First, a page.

Now that you know roughly who you might be working with, it’s time to get out of your own head and into the customers’. After all, you’re not talking to you. If you want your ideal clients to pay attention to what you’re saying (or even be able to find it in the first place), you need to speak their lingo.

Building a customer profile through persona builders like Hubspot’s can be a good start, but that just helps you start to think of your customer in real terms. You’ll want to make sure that your services and products are answering those problems and pain points that you’ve identified. Keep anything you write out of the technical and more about the benefit of what you provide. Even better when you an showcase that X services solves Y problem that we know you’re struggling with.

The trick here is to tell them that you solve Y problem by talking about it how they would, not how you would. After all, how they talk is how they’re going to Google and look for an answer to those problems.

For instance, I wouldn’t call myself a web designer, but because not a lot of people understand the fine difference between “web designer” and “web developer,” I use the term in my own marketing.

I also know that very few people are going to be looking for WordPress websites, but I do know that they’ll be looking for websites they can edit and keep updated without my help.

Google can be your friend here, as will looking at some competitors or other web agencies you want to be like.

Though let’s be real, most of us are terrible with our own websites because we’re too busy building everyone else’s, so look at them with a bit of a grain of salt.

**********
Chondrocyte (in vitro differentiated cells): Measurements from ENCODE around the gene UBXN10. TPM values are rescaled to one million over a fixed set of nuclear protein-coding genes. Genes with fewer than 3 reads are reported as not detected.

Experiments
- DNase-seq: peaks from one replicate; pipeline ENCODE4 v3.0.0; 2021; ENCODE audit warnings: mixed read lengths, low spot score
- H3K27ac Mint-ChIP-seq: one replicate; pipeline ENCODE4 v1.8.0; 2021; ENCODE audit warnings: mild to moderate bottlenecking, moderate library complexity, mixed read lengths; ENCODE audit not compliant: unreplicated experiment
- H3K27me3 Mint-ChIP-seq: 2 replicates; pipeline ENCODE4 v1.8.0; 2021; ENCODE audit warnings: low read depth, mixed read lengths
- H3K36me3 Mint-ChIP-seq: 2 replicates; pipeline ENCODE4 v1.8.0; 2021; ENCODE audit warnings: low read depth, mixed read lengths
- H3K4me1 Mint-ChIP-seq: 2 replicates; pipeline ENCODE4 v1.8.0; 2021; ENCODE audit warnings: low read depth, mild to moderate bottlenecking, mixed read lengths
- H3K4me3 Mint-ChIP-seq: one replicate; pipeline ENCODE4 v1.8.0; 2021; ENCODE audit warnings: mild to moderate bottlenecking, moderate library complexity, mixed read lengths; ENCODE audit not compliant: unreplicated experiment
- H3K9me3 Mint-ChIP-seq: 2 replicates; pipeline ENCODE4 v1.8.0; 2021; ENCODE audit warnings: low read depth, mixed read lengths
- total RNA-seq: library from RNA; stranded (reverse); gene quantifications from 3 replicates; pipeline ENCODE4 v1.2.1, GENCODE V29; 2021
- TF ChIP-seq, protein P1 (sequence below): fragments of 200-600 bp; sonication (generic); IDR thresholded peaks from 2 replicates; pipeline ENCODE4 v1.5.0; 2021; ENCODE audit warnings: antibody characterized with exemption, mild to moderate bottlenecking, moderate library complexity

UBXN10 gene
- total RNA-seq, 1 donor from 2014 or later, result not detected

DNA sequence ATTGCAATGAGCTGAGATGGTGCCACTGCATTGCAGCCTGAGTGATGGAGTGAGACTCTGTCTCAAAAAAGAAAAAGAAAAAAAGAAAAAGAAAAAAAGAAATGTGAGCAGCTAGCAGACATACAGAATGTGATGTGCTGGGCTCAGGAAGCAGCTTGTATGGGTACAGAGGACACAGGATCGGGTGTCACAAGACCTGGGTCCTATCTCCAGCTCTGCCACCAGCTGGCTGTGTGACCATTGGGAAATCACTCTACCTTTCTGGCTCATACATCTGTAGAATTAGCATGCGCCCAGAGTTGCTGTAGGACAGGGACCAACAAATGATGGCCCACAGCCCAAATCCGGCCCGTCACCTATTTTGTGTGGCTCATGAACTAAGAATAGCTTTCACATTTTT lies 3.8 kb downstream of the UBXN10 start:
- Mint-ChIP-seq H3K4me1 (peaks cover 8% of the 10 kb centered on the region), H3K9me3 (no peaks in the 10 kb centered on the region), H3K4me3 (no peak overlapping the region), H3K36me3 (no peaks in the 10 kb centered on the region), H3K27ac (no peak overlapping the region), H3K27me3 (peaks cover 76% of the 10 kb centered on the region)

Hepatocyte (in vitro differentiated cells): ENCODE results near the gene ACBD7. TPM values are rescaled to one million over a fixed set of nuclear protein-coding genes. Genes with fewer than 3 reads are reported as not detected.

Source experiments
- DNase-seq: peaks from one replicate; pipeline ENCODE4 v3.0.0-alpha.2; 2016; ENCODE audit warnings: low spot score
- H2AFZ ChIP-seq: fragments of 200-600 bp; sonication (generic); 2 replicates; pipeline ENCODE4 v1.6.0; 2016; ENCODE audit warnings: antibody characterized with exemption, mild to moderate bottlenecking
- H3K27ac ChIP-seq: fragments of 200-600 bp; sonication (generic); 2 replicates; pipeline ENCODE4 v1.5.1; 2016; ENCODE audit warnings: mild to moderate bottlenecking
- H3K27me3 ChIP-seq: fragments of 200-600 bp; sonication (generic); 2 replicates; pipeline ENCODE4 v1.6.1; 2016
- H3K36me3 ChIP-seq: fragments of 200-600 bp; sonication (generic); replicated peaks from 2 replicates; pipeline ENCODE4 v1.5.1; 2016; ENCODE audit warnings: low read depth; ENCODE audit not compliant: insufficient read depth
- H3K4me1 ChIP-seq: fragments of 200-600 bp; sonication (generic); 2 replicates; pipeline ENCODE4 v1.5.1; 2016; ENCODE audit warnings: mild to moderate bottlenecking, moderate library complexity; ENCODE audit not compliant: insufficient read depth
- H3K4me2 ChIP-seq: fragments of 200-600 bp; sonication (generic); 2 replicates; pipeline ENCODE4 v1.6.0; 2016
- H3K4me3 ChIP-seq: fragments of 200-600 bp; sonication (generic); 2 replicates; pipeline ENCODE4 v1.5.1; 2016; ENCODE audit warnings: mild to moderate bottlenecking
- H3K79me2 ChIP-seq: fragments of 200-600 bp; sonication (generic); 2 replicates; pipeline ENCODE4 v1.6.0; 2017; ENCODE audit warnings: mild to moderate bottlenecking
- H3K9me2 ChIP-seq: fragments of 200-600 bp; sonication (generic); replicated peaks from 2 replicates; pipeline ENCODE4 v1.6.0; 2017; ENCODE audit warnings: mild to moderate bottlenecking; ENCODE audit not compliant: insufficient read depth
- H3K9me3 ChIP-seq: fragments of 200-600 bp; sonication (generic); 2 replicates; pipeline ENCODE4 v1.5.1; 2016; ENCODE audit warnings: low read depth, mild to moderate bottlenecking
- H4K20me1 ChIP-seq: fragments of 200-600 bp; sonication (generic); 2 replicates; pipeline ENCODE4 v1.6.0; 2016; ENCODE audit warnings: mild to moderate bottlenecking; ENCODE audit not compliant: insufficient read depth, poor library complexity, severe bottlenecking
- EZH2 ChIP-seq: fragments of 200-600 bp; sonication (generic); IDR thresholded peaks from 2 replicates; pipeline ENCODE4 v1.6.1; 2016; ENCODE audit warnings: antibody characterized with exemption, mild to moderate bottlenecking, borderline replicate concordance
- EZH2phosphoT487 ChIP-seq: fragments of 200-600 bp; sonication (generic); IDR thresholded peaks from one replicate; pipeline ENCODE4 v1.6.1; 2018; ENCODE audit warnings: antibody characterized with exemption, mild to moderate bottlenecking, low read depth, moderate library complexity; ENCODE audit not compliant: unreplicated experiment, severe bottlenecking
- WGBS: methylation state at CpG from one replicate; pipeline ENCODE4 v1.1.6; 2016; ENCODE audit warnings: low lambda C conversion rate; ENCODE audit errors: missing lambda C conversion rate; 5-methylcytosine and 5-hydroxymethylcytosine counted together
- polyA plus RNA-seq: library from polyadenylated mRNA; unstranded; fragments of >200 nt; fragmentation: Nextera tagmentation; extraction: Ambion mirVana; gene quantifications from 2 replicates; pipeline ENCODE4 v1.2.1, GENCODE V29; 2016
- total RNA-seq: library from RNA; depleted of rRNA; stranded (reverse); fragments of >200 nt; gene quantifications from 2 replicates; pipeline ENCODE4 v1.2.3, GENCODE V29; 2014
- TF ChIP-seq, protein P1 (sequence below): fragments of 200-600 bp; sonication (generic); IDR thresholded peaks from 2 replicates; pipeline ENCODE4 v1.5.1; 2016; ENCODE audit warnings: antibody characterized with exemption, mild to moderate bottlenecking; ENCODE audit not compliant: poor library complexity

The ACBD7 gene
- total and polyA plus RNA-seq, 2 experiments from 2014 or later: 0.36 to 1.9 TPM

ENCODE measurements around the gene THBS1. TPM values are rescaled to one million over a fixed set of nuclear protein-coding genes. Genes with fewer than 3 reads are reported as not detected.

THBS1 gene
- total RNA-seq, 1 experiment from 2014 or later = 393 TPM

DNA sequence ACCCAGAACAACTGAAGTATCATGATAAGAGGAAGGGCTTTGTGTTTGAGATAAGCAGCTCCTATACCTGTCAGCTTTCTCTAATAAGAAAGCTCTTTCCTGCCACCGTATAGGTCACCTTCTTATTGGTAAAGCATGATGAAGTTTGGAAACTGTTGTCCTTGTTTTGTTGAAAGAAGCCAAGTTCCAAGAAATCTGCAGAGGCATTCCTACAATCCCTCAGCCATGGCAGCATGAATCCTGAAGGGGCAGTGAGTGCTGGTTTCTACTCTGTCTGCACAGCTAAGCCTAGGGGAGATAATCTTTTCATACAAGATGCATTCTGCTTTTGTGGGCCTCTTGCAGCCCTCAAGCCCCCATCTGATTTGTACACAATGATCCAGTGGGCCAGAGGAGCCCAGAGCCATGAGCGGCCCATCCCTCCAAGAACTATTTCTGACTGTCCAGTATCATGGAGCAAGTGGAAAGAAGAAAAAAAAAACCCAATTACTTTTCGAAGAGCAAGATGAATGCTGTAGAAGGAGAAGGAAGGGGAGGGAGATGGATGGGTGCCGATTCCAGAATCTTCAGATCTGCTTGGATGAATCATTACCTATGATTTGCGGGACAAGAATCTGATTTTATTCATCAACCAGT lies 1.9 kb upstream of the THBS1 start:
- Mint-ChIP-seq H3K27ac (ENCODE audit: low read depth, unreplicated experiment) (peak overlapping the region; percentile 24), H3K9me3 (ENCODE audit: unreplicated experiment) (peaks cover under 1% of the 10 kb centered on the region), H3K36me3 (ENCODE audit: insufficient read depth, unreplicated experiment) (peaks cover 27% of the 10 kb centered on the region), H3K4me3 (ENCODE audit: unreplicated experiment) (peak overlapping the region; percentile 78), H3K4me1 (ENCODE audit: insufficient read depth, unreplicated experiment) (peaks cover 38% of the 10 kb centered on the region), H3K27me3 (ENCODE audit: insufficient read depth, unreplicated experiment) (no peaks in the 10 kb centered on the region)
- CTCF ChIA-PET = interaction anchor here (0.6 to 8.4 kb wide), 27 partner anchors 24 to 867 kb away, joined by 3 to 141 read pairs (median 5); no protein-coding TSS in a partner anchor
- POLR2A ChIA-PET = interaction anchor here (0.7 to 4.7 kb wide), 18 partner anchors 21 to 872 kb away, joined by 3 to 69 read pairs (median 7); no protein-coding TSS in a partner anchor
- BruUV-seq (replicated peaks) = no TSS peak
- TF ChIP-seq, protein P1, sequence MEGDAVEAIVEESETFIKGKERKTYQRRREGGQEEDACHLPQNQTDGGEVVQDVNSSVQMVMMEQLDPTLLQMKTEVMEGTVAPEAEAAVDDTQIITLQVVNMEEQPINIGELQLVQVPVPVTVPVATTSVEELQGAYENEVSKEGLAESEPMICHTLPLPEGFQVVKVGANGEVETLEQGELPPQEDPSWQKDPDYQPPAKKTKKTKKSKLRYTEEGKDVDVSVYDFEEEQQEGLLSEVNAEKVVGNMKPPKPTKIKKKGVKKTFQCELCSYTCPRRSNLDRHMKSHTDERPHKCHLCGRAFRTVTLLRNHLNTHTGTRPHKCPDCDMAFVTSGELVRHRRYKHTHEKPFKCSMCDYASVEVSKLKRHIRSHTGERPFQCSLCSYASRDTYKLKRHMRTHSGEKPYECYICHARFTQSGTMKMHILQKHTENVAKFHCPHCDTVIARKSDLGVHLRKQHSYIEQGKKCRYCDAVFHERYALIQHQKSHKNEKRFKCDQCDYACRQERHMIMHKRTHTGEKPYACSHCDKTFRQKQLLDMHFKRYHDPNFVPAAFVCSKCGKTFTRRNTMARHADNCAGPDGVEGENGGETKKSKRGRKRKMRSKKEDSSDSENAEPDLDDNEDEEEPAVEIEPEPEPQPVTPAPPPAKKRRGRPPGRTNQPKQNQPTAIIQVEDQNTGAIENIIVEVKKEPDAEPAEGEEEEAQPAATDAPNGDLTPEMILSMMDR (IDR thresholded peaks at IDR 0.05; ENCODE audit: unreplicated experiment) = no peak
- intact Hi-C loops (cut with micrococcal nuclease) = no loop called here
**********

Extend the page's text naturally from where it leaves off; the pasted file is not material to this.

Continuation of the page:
Talk to Them Where They Are

One of the things you’ll want to keep in mind is where your ideal client “hangs out” digitally. It might not be where you are already. If you have a younger, maybe hipper audience, they might be on TikTok. If you have a more B2B audience, they’re probably spending time on Facebook and LinkedIn. Want to speak to business coaches and small service providers? They might be on Instagram.

Where your audience spends their time for fun matters, because you’ll want to talk to them there. You also have to keep in mind why they might be on that specific channel or app. Are they there to talk business or have fun? Knowing that impacts the type of content you’ll create. Honestly, what we do on TikTok does not necessarily translate to LinkedIn. Keep the platform in mind when you’re creating content for it.

Take what you learned above about speaking to them in their language, and work on applying that throughout your social media and content marketing strategies. “Listen” to some of your target hashtags and join in the conversation (engage!!!) where appropriate and you’ll be amazed at who comes back to discover more about you.

Final Tips

One thing that I’d highly recommend doing is some Google research to discover keyword and key phrase search volume. More popular means that’s more common for what people are searching for. You can create a Google Ads account for free and use their Keyword Planning Tool to get some awesome forecasts for that.

Then, take how you normally might discuss something and show how that gets translated into your customers language, i.e. Custom WordPress Websites -> Websites that Grow Your Business.

Having your own personal thesaurus on hand can be a huge time saver as you identify and start talking to your ideal customer!